There will be many other advantages to such a world, apart from staving off the threat of the 6°C temperature rise implied by extrapolating current trends, for which the adjective catastrophic is probably rather too mild.
Oil demand will be lower, reaching just 88.5m barrels per day by 2030, little changed from today’s 85m b/d consumption, and well below the “business as usual” projection of 105m b/d. As a result, the price of oil is also expected to be lower: $90 per barrel on average in 2030 (in 2008 dollars), down from $115 in the business as usual case (although any oil price predictions should of course be taken with a very large handful of salt.)
But in spite of those benefits, persuading voters in Europe and particularly the US to accept that high a carbon price will not be easy.
The cap-and-trade system in the Kerry-Boxer energy bill now before the US Senate includes a “collar” to stop the price of carbon emissions permits going above $28 per tonne in 2012, rising to about $48 in 2020 and about $90 in 2030. So the IEA’s required price would test the limits of that system throughout. And even that bill will require a huge effort to pass.
Higher carbon prices will mean higher electricity bills, and as cap-and-trade systems work only indirectly on road fuels – through refineries emissions – may need to be supplemented with higher fuel taxes. Persuading a US public that still holds profound reservations about the science of climate change to accept those higher costs is an uphill battle.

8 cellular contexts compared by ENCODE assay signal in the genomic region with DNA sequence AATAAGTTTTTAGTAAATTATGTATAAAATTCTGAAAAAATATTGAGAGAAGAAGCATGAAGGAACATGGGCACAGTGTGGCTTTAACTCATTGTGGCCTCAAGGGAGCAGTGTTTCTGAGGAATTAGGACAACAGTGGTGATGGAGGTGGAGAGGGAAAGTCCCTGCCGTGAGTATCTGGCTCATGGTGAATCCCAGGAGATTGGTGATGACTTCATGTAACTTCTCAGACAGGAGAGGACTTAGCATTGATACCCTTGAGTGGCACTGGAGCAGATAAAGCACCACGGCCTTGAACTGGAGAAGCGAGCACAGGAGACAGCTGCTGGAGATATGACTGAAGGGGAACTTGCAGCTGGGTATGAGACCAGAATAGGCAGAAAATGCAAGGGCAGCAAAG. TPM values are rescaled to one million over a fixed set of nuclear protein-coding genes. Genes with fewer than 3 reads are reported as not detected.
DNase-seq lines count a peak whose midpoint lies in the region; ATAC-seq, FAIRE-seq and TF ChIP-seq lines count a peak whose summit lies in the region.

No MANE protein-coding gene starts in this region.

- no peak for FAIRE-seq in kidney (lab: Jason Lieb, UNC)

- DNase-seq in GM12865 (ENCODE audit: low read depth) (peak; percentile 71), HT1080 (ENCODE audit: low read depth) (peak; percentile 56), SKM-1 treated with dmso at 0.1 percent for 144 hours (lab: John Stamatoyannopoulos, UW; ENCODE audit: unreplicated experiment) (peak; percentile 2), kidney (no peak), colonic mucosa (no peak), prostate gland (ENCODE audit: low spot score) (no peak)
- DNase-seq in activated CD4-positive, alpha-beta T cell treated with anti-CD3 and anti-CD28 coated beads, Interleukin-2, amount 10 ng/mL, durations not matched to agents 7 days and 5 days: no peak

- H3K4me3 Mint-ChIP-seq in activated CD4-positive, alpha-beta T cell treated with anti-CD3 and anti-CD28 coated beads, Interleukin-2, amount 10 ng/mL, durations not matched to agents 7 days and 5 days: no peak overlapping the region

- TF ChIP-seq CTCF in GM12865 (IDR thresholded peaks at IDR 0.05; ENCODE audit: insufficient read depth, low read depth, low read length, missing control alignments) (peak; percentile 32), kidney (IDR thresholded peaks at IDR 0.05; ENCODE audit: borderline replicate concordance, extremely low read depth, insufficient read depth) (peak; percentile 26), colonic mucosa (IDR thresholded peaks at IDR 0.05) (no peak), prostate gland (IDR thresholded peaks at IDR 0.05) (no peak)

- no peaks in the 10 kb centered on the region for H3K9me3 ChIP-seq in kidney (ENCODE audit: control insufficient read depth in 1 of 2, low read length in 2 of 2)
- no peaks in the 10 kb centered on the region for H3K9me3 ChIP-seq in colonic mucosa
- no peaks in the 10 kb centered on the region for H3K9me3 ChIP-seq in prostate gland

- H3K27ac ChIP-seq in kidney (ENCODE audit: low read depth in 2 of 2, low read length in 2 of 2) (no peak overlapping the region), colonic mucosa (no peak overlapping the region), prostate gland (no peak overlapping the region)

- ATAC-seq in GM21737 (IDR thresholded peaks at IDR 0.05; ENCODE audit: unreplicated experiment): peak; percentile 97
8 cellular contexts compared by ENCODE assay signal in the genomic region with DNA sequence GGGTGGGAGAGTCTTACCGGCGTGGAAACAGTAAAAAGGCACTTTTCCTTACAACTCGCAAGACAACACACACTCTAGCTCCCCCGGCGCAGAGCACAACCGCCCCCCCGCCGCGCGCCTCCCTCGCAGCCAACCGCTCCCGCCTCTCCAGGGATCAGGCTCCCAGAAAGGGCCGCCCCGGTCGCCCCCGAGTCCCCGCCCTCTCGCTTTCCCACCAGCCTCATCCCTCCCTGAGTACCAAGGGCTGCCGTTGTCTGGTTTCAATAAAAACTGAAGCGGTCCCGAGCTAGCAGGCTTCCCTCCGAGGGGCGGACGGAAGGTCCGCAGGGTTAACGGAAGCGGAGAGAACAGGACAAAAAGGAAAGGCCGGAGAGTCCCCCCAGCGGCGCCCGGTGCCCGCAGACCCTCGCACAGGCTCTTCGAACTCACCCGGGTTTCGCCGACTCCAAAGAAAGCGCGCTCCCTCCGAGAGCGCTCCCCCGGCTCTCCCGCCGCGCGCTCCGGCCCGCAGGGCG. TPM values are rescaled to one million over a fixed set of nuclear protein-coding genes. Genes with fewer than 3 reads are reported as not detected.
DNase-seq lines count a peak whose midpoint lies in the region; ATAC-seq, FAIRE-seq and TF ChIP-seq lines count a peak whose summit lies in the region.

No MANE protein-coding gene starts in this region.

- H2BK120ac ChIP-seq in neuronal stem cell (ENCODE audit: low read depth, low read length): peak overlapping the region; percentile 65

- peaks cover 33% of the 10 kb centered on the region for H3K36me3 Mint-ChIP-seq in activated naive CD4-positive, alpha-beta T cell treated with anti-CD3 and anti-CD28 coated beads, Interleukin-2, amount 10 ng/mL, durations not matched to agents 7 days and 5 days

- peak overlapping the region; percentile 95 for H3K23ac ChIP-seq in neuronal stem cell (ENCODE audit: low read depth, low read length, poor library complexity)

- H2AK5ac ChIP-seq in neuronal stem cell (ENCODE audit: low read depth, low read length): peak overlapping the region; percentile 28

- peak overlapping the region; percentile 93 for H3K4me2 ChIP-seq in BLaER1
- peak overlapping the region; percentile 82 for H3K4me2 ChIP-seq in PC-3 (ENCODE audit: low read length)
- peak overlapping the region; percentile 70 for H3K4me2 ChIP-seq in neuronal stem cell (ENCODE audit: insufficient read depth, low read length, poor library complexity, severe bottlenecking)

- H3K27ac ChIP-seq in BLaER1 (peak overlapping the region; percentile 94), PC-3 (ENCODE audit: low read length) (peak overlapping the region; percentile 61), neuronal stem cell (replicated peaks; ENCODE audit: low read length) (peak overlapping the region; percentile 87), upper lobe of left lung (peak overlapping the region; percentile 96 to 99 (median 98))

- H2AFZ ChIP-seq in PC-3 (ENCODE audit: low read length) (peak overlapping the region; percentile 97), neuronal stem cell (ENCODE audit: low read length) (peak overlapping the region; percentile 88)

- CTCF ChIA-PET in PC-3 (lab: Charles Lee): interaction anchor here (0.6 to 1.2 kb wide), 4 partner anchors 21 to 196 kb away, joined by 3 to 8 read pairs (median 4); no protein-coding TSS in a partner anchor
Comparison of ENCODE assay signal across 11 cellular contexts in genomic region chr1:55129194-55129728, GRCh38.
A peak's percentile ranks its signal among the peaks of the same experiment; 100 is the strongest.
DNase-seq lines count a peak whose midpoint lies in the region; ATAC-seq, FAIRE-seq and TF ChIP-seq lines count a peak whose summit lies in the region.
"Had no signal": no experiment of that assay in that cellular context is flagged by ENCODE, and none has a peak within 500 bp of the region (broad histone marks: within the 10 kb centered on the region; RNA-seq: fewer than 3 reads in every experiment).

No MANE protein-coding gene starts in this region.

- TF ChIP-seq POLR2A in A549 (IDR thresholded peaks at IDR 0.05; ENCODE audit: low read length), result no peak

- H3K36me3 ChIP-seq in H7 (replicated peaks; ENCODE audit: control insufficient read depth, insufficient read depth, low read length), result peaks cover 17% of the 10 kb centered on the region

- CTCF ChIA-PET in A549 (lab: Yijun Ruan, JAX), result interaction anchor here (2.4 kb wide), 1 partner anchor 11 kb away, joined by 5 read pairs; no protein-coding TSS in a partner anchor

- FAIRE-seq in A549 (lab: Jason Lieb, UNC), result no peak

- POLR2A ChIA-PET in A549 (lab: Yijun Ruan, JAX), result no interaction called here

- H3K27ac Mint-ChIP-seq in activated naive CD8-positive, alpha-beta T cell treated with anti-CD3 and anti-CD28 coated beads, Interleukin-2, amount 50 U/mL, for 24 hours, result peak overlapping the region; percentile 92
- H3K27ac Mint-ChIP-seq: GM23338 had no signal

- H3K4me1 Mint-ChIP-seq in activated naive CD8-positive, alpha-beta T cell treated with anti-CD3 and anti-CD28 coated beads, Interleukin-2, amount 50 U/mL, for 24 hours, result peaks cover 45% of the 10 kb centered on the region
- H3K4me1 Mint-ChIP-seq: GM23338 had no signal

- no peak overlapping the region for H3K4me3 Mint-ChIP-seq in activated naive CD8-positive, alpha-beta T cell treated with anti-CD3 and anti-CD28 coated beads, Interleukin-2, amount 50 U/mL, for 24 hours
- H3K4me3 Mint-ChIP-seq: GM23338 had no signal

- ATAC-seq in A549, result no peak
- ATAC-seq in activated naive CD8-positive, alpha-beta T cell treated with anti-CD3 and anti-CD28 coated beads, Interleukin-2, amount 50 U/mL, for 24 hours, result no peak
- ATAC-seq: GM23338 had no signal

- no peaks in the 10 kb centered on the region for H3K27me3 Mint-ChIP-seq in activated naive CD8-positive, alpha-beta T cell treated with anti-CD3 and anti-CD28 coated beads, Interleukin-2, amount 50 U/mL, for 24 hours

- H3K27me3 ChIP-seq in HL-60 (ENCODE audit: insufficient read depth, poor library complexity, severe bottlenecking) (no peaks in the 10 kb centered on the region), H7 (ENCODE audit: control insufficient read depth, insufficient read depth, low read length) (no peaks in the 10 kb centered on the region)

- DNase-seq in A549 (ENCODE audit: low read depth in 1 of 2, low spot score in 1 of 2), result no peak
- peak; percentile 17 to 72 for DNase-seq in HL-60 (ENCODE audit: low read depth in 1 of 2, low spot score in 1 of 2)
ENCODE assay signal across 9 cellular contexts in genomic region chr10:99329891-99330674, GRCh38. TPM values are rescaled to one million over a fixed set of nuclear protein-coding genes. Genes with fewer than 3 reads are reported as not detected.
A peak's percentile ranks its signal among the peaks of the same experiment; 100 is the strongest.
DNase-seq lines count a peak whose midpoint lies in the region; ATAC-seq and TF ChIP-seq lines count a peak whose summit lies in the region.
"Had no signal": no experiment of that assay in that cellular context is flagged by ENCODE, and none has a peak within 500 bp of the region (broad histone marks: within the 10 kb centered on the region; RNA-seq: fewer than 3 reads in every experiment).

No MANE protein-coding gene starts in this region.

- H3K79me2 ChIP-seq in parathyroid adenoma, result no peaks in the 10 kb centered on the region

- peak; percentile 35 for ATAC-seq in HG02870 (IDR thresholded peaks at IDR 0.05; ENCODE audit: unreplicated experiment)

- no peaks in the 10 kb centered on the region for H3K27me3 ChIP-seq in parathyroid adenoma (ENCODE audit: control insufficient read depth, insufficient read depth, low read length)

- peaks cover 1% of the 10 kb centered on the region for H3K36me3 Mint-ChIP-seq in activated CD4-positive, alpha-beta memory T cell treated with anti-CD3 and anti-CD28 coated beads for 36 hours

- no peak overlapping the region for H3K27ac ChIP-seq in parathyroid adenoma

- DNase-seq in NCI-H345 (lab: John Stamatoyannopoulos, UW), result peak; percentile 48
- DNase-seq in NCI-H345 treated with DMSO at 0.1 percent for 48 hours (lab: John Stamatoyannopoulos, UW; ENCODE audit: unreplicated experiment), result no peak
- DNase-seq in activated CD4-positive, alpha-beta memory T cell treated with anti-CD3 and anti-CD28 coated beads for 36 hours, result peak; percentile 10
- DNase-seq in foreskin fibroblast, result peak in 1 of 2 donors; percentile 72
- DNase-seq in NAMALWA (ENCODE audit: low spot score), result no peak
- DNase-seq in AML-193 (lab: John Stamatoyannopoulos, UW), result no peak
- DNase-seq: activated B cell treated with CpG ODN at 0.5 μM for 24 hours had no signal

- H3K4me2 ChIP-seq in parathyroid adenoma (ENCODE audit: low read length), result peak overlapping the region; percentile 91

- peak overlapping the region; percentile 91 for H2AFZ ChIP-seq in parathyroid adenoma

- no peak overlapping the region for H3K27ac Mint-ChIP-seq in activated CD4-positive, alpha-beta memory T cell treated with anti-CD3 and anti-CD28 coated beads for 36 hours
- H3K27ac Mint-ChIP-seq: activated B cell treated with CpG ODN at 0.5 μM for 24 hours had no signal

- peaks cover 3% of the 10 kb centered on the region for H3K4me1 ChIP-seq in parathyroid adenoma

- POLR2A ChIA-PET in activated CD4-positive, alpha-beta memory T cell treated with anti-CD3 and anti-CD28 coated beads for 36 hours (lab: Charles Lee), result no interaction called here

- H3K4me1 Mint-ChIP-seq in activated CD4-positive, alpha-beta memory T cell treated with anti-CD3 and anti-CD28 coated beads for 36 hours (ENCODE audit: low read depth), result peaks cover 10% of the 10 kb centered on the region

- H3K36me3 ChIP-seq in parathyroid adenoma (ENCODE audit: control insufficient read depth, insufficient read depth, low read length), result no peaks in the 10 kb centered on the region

One of the striking ironies of the IEA’s analysis is that China, often seen in the US and Europe as the greatest obstacle to tackling climate change, may be the least of the world’s problems.
The IEA has calculated that if all the measures now under consideration in China’s 12th five-year plan are enacted, the country would contribute more than a quarter of the emissions reductions needed by 2020 to put the world on course to keep greenhouse gases below 450ppm.
Those measures, including the rapid growth of nuclear and renewable energy, the strucutral shift in the economy away from manufacturing, and improvements in domestic insulation, are not primarily uintended to tackle climate change; they are aimed at strengthening China’s energy security and cutting local air pollution.
However, Mr Birol says, they would have the effect of “putting China in the forefront of fighting emissions globally.”
He adds that China’s experience of implementing energy policy, as in the drive to bring electricity to half a billion people that was accomplished over the course of a single decade, gave him confidence that those objectives would be met.
The IEA’s democratic rich-country member states have a much less impressive record of keeping their promises.
For every year the world delays, the IEA says, the cost of keeping to 450 ppm rises from its original $10,500bn by another $500bn.
It is hoping for the US and China, in particular, to commit to a climate deal in Copenhagen next month. Without that, Mr Birol says, “we are in trouble”.